April 3, 2017
The U.S. Supreme Court announced Monday that it will look at another Texas death penalty case, this one examining whether the federal courts are providing adequate legal resources to help on appeal.
In addition to taking the case of Carlos Ayestas, convicted of killing a Houston woman during a burglary of her home in 1995, the court also acted in favor of two other Texas death row inmates whose lawyers argued that they are ineligible for execution because they have intellectual disabilities.
The high court vacated rulings that said James Henderson and Raymond Martinez could be executed and returned their cases to the 5th U.S. Circuit Court of Appeals for reconsideration based on the Supreme Court’s opinion last week in the case of Bobby James Moore, another Texas death row inmate.
In last week’s 5-3 ruling, the high court said Texas courts had employed outdated and unscientific standards to measure intellectual disability — standards the 5th Circuit Court had approved of in other cases, including those involving Henderson and Martinez.
In another Texas case in February, the Supreme Court ordered a new sentencing trial for Duane Buck because a psychologist testified during his trial that black defendants were generally more dangerous than white ones. Introducing that concept into a death penalty case involving Buck, a black man, was “a particularly noxious strain of racial prejudice,” the court said in a 6-2 ruling.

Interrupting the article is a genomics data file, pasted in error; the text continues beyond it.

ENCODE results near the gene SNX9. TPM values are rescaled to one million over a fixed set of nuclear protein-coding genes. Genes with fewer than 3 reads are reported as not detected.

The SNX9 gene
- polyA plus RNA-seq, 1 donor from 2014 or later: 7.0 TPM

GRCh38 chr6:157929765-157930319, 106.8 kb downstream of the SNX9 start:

Ayestas’ case will be argued after the Supreme Court begins its next term in October.
Ayestas, who is indigent, challenged a federal court ruling that denied his request to pay for a specialist to investigate factors that may have led jurors to choose life in prison instead of a death sentence. The mitigation specialist was needed to determine if his trial lawyers failed to do the work before his sentencing, Ayestas argued.
The Supreme Court will weigh Ayestas’ claim that federal courts, including the 5th Circuit Court, improperly forced him to prove a “substantial need” for the expert, a much more difficult burden to meet than the “reasonably necessary” standard in federal law.
The high court declined to review a second question raised by Ayestas — whether his lawyers should be given the opportunity to develop an appeal based on an internal pretrial memo from the Harris County district attorney’s office indicating that Ayestas’ status as a non-U.S. citizen was one reason to pursue the death penalty.
Selective prosecution based on race, nationality or alien status violates the Constitution’s equal protection guarantee and undermines the credibility of the U.S. justice system, his lawyers argued.
“We look forward to appearing before the Supreme Court and have faith that the 5th Circuit’s decision denying him a meaningful opportunity to be heard will be reversed,” Ayestas’ lawyers, Lee Kovarsky and Callie Heller with the Texas Defender Service, said in a statement.
“Mr. Ayestas’s case is about the right to be fairly charged and defended,” they said, adding that they believe he was “denied his constitutional right to nondiscriminatory treatment and effective representation.”